Peer-to-peer insurance would involve the operator of an electronic platform enabling direct insurance contracts between each insured and many investors (whether traditional insurers or not), each of whom would receive a small portion of the overall premium yet only have to pay out small sums in the event of loss. In this way, the risk of loss could be diffused amongst many investors who would only provide insurance as part of a widely diversified portfolio.  In common with the impact of the P2P model in other industries, removing all the middlemen would cut the margin between net and gross premium to a transparent fee for running the platform, leaving the lion's share of the difference with the market participants.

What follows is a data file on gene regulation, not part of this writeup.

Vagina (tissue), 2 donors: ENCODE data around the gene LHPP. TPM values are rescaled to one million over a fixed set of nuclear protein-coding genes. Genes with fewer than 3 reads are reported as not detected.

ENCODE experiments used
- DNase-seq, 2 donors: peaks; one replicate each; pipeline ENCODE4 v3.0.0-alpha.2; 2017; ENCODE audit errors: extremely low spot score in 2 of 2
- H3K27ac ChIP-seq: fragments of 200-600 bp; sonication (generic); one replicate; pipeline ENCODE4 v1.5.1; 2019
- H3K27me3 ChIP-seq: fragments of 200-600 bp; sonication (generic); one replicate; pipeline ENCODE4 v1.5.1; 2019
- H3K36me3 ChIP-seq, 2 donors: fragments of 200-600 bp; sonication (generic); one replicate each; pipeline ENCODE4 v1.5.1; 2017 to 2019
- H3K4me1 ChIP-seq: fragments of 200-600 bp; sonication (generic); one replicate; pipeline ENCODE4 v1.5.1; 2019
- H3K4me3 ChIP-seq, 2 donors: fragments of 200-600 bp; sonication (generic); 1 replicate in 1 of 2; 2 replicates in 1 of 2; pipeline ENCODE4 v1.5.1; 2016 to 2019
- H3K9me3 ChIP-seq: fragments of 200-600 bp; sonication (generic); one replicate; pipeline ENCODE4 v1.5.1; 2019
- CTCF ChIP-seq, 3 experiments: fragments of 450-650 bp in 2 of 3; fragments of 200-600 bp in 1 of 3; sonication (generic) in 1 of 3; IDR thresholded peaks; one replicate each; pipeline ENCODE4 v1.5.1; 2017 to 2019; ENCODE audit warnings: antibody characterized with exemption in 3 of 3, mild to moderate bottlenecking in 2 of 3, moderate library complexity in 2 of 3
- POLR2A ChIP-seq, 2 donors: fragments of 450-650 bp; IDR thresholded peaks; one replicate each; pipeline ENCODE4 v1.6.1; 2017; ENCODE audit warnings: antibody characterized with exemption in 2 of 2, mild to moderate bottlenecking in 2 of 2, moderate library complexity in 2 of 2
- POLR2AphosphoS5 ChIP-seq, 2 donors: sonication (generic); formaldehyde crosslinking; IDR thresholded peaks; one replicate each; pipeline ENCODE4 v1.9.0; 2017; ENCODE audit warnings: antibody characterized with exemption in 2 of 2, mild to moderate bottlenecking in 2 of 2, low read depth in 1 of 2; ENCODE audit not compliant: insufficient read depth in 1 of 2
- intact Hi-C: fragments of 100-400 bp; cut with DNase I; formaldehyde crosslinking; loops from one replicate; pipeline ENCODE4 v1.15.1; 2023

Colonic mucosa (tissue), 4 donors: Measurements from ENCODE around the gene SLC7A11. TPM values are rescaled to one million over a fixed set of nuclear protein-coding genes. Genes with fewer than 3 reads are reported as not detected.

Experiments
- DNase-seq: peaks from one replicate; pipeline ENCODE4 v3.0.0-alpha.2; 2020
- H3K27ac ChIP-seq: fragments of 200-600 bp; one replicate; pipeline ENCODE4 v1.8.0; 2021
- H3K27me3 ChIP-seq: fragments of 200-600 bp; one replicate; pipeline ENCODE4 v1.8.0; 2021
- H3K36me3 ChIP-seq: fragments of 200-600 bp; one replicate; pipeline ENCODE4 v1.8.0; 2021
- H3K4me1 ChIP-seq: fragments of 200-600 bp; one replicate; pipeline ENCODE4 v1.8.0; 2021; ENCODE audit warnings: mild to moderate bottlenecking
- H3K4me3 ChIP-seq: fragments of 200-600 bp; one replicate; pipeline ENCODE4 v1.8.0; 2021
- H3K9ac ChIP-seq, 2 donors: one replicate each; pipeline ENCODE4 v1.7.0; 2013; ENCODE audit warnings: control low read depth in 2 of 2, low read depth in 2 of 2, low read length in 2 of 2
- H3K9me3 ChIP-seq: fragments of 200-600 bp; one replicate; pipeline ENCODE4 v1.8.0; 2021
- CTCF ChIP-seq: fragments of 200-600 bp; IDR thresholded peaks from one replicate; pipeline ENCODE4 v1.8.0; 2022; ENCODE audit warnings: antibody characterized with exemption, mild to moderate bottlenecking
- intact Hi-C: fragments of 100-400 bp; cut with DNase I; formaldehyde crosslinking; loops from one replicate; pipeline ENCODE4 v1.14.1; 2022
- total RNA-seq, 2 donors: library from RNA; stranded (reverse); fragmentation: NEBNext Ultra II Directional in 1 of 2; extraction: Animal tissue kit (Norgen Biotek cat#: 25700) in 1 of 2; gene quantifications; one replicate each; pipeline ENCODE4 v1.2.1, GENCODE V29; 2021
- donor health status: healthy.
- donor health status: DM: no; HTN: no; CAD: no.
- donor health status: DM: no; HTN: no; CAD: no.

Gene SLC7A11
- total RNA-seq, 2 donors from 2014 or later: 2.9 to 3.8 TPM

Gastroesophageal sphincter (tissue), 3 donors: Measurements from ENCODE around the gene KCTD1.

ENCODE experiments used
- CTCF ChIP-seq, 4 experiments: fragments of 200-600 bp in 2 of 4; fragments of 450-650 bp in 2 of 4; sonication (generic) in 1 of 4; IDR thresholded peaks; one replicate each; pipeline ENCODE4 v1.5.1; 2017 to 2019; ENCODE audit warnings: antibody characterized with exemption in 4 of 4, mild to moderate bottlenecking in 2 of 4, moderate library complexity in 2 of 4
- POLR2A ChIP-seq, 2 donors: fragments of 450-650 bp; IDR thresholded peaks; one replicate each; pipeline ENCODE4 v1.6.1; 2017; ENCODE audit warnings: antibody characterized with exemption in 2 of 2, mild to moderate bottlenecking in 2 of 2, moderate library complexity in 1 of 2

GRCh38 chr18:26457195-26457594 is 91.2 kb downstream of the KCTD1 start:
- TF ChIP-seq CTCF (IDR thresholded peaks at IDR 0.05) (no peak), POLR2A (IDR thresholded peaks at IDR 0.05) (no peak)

There are some interesting examples that are headed in this direction. Friendsurance, for example, goes part of the way by enabling a crowd of people to fund the excess on each of their insurance policies. I'm also aware of jFloat (yet to launch), which some have suggested is an application of the P2P model. But I understand that it will still involve pooling risk on a kind of mutual basis, whereas I'm talking more about a 'pure' P2P model.

Presumably, this is not what today's insurers, brokers, reinsurers, reinsurance brokers and other established industry participants want to hear. But they too could benefit in the longer term (if they can afford to think that far ahead) by setting up their own platforms or contributing their own capital and expertise.

It's okay, everyone, I'm not holding my breath...